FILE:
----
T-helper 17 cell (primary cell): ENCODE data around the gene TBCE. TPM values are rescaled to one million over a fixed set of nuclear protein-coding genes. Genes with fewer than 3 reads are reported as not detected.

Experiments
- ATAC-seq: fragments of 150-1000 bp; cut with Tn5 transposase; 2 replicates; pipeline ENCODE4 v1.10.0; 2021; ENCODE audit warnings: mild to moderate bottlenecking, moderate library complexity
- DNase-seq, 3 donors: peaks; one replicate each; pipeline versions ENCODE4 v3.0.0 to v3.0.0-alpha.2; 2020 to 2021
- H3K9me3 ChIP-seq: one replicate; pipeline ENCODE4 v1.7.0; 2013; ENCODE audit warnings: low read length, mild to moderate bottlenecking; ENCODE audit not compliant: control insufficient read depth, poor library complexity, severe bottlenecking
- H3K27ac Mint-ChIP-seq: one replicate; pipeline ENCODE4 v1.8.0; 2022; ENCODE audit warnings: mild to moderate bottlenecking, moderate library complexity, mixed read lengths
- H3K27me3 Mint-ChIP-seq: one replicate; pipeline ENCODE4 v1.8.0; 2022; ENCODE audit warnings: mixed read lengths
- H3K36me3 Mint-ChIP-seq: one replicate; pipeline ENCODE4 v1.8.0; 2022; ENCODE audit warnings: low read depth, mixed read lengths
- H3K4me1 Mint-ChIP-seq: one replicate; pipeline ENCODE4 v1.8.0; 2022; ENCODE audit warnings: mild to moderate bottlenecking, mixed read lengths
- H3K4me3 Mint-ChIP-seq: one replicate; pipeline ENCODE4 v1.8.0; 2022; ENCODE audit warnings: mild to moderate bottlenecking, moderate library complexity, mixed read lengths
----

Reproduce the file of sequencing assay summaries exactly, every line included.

T-helper 17 cell (primary cell): ENCODE data around the gene TBCE. TPM values are rescaled to one million over a fixed set of nuclear protein-coding genes. Genes with fewer than 3 reads are reported as not detected.

Experiments
- ATAC-seq: fragments of 150-1000 bp; cut with Tn5 transposase; 2 replicates; pipeline ENCODE4 v1.10.0; 2021; ENCODE audit warnings: mild to moderate bottlenecking, moderate library complexity
- DNase-seq, 3 donors: peaks; one replicate each; pipeline versions ENCODE4 v3.0.0 to v3.0.0-alpha.2; 2020 to 2021
- H3K9me3 ChIP-seq: one replicate; pipeline ENCODE4 v1.7.0; 2013; ENCODE audit warnings: low read length, mild to moderate bottlenecking; ENCODE audit not compliant: control insufficient read depth, poor library complexity, severe bottlenecking
- H3K27ac Mint-ChIP-seq: one replicate; pipeline ENCODE4 v1.8.0; 2022; ENCODE audit warnings: mild to moderate bottlenecking, moderate library complexity, mixed read lengths
- H3K27me3 Mint-ChIP-seq: one replicate; pipeline ENCODE4 v1.8.0; 2022; ENCODE audit warnings: mixed read lengths
- H3K36me3 Mint-ChIP-seq: one replicate; pipeline ENCODE4 v1.8.0; 2022; ENCODE audit warnings: low read depth, mixed read lengths
- H3K4me1 Mint-ChIP-seq: one replicate; pipeline ENCODE4 v1.8.0; 2022; ENCODE audit warnings: mild to moderate bottlenecking, mixed read lengths
- H3K4me3 Mint-ChIP-seq: one replicate; pipeline ENCODE4 v1.8.0; 2022; ENCODE audit warnings: mild to moderate bottlenecking, moderate library complexity, mixed read lengths